Lloyd Banks: As solo artists, though, we all have our own aspirations, and I think sometimes the success that we were talking about overshadows the actual talent, the things that drove me into wantin’ to be an artist – you know, I still have a passion for music. I’m not one who says hip hop is dead, because I’m twenty-six years old, so I feel like I have a lot to bring. That’s how I look at it right now, and I just feel like we got a lot more material. I’m on my second solo album. It ain’t been that many years, you know what I’m sayin’? You got groups that’s still around, artists that – look how long Jay-Z been doin’ it!
DJ Booth: Over a decade, that’s absolutely right.
Tony Yayo: Look how long Nas been doin’ it! Look how long Fat Joe been doin’ it!
Lloyd Banks: Fat Joe got eight albums and I can’t name ‘em, except the last one, ‘cause we had the same title. You gotta make that decision, when you’re done with hip-hop, you know what I”m sayin’? Music is more than just entertainment; it’s a lifestyle. That sh*t gets people through their day.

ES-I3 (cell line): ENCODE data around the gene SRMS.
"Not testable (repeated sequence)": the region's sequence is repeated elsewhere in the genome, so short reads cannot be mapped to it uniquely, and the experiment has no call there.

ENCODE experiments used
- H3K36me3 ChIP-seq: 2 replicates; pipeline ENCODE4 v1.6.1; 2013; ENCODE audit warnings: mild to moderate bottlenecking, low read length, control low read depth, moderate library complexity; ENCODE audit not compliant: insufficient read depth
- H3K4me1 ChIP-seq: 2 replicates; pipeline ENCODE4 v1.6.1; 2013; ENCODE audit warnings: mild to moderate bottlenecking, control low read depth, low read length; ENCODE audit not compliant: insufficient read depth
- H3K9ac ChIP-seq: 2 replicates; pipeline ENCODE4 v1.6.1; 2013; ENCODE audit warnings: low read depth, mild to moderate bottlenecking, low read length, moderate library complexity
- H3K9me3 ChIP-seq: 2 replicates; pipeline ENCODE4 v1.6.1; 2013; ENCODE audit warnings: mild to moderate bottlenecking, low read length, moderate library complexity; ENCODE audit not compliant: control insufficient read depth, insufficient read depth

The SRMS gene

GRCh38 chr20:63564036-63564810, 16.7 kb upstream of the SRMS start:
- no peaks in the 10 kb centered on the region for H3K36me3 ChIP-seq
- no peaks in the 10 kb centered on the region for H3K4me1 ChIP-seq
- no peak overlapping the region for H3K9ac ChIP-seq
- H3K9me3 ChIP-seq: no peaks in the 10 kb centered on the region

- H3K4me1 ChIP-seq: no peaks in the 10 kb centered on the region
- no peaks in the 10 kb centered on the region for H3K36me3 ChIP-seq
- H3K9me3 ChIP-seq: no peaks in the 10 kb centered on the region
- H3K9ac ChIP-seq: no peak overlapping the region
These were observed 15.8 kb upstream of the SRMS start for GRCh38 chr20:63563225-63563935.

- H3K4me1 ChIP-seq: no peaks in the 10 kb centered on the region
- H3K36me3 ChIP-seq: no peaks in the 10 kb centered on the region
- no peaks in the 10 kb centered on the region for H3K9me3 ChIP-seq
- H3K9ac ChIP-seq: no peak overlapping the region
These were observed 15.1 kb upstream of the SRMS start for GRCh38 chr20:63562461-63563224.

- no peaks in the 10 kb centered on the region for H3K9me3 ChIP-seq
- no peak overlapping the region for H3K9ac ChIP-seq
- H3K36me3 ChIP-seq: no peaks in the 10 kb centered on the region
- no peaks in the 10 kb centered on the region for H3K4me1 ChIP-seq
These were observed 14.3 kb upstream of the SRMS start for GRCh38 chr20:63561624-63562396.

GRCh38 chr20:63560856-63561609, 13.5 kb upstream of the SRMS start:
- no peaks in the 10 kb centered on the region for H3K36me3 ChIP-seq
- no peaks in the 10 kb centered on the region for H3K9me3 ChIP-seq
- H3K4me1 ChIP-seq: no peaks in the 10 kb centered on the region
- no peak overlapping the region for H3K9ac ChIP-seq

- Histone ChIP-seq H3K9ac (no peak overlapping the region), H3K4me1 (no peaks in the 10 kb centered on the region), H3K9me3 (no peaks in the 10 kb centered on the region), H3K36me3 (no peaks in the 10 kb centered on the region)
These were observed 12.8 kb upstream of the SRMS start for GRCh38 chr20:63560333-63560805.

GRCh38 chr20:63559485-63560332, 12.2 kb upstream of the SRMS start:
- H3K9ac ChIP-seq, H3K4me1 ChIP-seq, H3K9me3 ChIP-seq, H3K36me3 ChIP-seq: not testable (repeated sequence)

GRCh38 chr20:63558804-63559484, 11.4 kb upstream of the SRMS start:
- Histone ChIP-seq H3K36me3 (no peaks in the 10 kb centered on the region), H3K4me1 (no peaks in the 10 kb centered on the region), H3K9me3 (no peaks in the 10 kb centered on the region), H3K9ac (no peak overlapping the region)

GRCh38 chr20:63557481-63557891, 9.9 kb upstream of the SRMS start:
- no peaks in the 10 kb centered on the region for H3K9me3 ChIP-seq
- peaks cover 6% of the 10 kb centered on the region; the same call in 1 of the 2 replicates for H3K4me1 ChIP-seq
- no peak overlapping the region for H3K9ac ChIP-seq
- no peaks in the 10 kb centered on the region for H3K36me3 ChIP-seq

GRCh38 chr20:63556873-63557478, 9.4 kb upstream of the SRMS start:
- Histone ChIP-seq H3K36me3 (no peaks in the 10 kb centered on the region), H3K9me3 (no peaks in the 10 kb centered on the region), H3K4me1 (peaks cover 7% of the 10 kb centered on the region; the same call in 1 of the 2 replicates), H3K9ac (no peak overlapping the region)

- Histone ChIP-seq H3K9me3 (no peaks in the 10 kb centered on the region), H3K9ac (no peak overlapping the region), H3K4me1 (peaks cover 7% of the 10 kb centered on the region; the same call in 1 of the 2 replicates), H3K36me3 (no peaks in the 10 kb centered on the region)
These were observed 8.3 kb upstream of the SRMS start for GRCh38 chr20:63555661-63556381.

DJ Booth: Well, you guys have clearly convinced me otherwise. Go ahead, give everyone a website or a MySpace page so everyone can find out more about the brand new-
Lloyd Banks: Thisis50.com, you can log onto that.
Tony Yayo: Look for that ToS album, July 1st. And Banks, tell him about your movies you got comin’ out!
Lloyd Banks: Continuin’ the success I had on Bank Shot Productions with my first film, Groupie Love, currently I’ve actually been [casting] for several releases this year, including a Kama Sutra DVD. You know, that’s kind of educational, and showin’ ‘em [practicing] safe sex, so it kinda ties into the MagicStick condoms that 50 is puttin’ out.
DJ Booth: I thank you so much for takin’ the time to join me inside the DJ Booth-
Tony Yayo: No doubt. We appreciate you havin’ us, man.
DJ Booth: I wish you guys nothing but the best of luck. And Banks, make sure to get in contact with my peoples when you’re tryin’ to cast for that Kama Sutra DVD, my friend.
Lloyd Banks: [laughter] No doubt.